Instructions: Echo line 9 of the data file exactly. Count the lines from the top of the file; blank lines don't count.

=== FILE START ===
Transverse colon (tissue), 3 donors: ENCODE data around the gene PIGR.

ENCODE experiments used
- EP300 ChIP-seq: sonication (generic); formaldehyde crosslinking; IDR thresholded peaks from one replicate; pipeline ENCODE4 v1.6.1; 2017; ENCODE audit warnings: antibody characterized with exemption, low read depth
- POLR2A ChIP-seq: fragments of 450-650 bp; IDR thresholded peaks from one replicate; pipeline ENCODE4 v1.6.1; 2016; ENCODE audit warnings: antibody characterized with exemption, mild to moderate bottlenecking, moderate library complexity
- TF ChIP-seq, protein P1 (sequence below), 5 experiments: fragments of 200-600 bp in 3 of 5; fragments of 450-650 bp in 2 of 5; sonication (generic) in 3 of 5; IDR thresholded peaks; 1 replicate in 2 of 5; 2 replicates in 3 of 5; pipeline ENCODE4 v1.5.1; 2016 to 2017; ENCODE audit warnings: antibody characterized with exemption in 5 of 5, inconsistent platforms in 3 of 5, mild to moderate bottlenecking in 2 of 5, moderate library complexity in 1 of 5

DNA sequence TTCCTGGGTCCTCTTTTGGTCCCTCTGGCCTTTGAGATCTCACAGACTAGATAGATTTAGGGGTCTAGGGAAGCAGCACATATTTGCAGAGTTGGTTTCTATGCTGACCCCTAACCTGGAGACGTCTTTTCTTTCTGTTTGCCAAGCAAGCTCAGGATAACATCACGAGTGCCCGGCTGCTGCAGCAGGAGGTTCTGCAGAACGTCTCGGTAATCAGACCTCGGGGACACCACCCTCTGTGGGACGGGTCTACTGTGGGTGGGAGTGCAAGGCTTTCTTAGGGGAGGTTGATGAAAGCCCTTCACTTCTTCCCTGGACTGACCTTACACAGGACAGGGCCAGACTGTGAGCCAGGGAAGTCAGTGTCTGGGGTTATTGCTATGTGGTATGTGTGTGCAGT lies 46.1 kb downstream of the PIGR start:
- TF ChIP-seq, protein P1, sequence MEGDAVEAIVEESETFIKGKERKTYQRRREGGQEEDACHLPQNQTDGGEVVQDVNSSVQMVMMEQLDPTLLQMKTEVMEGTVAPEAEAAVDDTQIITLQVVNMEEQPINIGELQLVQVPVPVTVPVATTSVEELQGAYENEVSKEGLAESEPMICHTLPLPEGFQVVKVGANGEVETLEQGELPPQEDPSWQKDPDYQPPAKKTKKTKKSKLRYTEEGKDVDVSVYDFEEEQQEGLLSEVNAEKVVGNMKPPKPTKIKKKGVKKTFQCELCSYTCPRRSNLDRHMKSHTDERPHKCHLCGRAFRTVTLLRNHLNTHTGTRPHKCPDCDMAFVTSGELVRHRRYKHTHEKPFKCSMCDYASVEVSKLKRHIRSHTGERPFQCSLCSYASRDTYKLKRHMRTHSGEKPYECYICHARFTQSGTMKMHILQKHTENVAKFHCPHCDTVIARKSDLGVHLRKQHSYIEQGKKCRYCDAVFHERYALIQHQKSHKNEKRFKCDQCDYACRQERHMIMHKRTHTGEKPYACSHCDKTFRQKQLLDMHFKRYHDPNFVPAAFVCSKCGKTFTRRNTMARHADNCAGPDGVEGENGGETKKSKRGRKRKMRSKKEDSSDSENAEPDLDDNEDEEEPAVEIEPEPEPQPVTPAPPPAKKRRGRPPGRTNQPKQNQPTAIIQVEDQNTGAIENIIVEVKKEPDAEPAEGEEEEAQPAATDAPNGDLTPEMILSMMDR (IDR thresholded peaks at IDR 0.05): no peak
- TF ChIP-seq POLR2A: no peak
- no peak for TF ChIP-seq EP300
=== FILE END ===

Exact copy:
- no peak for TF ChIP-seq EP300